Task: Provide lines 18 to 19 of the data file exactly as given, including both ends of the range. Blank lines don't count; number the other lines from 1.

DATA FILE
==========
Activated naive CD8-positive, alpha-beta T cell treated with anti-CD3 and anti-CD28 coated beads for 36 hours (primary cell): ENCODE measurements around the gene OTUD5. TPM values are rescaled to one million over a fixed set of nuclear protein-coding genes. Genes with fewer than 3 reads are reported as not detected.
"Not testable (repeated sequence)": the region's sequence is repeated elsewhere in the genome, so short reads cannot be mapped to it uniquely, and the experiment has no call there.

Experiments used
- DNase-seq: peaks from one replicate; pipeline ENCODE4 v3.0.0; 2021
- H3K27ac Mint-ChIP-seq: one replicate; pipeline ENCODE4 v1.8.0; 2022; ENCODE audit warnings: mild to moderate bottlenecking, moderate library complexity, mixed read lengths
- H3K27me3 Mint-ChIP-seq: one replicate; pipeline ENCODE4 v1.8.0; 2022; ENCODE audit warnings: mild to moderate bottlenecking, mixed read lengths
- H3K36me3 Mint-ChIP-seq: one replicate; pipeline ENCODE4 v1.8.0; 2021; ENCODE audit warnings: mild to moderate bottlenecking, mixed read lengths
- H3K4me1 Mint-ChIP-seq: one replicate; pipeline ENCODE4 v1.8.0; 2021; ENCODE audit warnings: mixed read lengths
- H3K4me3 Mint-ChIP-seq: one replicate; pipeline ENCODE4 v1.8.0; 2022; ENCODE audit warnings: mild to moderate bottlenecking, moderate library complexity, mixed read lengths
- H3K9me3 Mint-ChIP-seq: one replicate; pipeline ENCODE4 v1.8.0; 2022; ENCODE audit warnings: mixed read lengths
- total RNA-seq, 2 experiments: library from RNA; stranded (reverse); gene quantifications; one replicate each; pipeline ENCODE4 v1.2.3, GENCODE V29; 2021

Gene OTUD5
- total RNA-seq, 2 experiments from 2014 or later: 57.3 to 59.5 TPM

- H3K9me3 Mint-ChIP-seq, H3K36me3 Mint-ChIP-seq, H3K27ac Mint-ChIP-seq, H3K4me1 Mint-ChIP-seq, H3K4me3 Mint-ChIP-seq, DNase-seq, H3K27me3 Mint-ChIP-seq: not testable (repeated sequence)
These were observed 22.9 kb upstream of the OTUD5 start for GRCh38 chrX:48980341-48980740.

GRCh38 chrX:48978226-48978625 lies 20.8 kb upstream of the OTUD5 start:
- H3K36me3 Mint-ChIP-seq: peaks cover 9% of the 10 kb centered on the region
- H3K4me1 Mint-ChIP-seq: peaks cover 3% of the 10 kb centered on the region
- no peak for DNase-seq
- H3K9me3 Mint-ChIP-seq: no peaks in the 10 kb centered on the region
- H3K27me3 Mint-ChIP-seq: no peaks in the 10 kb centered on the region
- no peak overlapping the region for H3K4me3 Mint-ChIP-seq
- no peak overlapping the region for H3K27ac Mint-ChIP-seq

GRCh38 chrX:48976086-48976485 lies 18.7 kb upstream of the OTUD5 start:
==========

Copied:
- H3K4me1 Mint-ChIP-seq: peaks cover 3% of the 10 kb centered on the region
- no peak for DNase-seq